After a successful Jazz Fest set, the Brooklyn-based singer returns to resume her love affair with New Orleans musicians.

Photo of Dayna Kurtz

During her set this year at Jazz Fest, Dayna Kurtz had a moment. It was the subtle difference between a band simply playing songs well and a band completely in the moment, but it was there. Writer John Swenson heard it in Kurtz's cover of Eddie Bo's "So Glad." I heard it about three songs in when John Gros joined the band on the Hammond B-3. One perfectly timed sweep across the keyboard fed the moment perfectly to Kurtz and she seized it. At that point, her set of lesser known R&B, blues and soul covers changed gears, and it would do so again with guitarist Robert Mache pushing Kurtz during a grinding cover of Fonda Wallace's rockabilly stomp, "Lou Lou Knows."

"I barely remember it, which is usually the sign of a good show," Kurtz says of the set. "You don't process it consciously while you're in it. I didn't have anybody film it. I don't have any record of it at all, but it felt great. I'd never played with a horn section before that day."

Kurtz returns to New Orleans tonight to play Chickie Wah Wah, and while she largely tours on her own, she makes a point of picking up musicians to join her when she plays New Orleans. Drummer Simon Lott was with her at Jazz Fest and at her recent New Orleans shows, and tonight she'll be joined by James Singleton on bass and Wayne Thompson on keyboards. "I know they must exist, but I haven't played with any shitty musicians in New Orleans," she says. "It's exciting. It makes the learning curve go on an upward trajectory to play with musicians who are really good, and I'm excited that I'm not beholden to any one band in New Orleans. In New York, if I play with other musicians I feel like I'm cheating on somebody sometimes. I have a hard time hiring another keyboard guy in New York unless my guy really can't make it. When I'm in New Orleans, I'm psyched. I want to play with everybody in town."

There was a time when picking up musicians on the road - even in New Orleans - would have been tougher. She started as a singer/songwriter, and the material required very specific arrangements. Drummers told her that her choruses were slightly faster than her verses, so she required musicians who knew the intricacies of her songs. In recent years, Kurtz has gravitated toward the sort of classic jazz, blues and R&B found on the two albums she released earlier this year, American Standard and Secret Canon, Vol. 1

"So much of the material is easier to pop in on, especially for a New Orleans musician," she says. "They know what it's supposed to sound like. You don't have to tell them anything."

Economic necessity forces Kurtz to pick her spots for band shows. These days she can tour with a band and come home breaking even or in the hole, or she can travel on her own and make it financially viable between club dates and house concerts. The choice makes sense, but it comes at an unfortunate time in her musical development. "I've finally relaxed enough to be come a good bandleader," she says. "I toured solo for so long that I developed some bad habits time-wise. Performing was so much about getting really deep inside my head that it was hard to share information. Bands backed me up and followed me around, musically. I had to get to a point where I could interact with the band as an equal and be there with them wherever it took us."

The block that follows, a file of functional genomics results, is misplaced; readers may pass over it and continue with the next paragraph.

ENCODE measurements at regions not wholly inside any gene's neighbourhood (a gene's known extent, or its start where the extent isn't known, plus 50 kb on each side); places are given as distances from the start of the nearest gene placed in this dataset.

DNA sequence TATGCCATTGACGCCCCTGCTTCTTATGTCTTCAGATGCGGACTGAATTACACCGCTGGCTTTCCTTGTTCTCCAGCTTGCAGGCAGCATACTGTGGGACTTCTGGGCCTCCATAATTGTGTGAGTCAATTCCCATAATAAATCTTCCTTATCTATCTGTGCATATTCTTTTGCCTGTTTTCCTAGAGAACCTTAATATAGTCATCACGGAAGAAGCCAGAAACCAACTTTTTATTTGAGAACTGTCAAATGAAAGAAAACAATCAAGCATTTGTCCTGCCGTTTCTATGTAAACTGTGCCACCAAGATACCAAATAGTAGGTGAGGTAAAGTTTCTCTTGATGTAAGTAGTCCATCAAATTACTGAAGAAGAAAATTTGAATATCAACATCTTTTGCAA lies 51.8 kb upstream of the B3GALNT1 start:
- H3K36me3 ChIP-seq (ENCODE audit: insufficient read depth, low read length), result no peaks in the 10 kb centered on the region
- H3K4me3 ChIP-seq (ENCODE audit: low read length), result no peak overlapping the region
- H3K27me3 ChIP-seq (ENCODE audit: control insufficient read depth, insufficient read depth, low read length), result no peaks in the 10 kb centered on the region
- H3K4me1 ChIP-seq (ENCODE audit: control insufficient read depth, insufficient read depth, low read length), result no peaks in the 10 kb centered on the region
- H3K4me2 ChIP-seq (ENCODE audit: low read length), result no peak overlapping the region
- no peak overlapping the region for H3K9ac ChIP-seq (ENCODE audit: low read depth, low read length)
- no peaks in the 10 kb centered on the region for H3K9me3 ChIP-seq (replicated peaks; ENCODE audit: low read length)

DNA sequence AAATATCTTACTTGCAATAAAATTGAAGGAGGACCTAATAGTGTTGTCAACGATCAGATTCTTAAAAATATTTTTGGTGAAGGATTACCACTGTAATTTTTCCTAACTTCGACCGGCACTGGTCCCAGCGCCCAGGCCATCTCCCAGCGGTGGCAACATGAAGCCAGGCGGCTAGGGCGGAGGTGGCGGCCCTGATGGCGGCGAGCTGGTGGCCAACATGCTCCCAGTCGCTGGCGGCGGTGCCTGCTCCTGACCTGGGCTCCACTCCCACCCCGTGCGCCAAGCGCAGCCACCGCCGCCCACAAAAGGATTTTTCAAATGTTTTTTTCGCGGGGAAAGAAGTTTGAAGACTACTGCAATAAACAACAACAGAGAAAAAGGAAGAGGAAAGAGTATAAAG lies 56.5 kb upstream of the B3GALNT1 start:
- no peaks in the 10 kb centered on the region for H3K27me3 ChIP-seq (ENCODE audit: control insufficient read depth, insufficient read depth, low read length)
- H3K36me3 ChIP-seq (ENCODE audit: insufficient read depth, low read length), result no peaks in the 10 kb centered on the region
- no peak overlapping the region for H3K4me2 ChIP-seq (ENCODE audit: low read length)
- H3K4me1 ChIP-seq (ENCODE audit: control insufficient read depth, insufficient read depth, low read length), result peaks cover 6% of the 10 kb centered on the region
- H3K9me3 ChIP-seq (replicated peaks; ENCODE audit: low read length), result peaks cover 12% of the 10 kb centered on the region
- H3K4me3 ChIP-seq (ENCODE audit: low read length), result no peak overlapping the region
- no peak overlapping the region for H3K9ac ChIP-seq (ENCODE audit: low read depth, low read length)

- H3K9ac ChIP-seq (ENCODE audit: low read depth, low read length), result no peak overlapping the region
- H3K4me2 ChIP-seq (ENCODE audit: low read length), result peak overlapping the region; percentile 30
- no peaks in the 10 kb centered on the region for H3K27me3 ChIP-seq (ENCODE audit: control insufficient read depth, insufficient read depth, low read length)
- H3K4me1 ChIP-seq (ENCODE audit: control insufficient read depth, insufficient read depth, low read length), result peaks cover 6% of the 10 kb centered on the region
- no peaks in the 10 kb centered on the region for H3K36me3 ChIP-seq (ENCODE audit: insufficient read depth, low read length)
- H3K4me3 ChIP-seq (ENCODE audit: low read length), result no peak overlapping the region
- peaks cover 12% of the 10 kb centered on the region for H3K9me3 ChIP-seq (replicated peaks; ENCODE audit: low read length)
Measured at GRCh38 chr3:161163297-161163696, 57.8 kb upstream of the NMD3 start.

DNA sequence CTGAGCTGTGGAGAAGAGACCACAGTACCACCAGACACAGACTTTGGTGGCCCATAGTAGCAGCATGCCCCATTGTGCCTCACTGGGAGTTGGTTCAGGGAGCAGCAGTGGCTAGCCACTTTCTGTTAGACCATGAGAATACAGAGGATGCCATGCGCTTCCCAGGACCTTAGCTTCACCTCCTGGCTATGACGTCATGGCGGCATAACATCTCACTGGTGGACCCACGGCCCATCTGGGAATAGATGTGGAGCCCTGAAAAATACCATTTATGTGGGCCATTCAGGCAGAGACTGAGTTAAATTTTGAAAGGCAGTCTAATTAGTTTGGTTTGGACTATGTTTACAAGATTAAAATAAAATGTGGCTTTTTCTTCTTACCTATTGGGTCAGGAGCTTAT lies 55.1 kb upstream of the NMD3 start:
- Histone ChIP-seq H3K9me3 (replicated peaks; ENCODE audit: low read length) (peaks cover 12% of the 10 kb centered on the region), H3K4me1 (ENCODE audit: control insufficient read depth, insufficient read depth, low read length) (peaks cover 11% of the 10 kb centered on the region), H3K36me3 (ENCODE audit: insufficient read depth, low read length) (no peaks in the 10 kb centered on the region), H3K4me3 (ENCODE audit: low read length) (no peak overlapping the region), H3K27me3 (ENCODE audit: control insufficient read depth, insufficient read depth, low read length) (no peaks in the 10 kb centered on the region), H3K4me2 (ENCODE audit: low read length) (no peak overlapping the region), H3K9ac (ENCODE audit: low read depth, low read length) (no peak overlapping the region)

Kurtz traces the change in her music directly to the Ponderosa Stomp and her development as a cratedigger, scavenging second-hand stores for rare or obscure vinyl. The urge is not solely musical; she admits that she's also a yard sale person who has to buy stuff she sees that she really likes, particularly colanders. "If it's adorable and a colander, I'll buy it." Unlike the people who crawl over mounds of unworn clothes from the '70s built over a substrata of empty takeout containers and  cat carcasses on Hoarders, she gets stuff out of house too. She gives things away, has her own yard sales, and resells vinyl purchases that didn't pan out.

This tour takes her through the South, though, so she's shopping to New Orleans. "I get really excited if I see a vinyl bin in a vintage store," Kurtz says. "Every once in a while, you can really luck out at a yard sale." These days she's particularly into R&B artists who wrote their own material in the late 1950s and early '60s, as well as live albums by soul singers that were never reissued on CD. 

The downside of obsessively buying vinyl? Having more than you can hear. She still has a dozen or so records that she picked up recently that remain unheard. "I love the yard sale score pile," Kurtz says. "But I have to be in the right mood to go through it."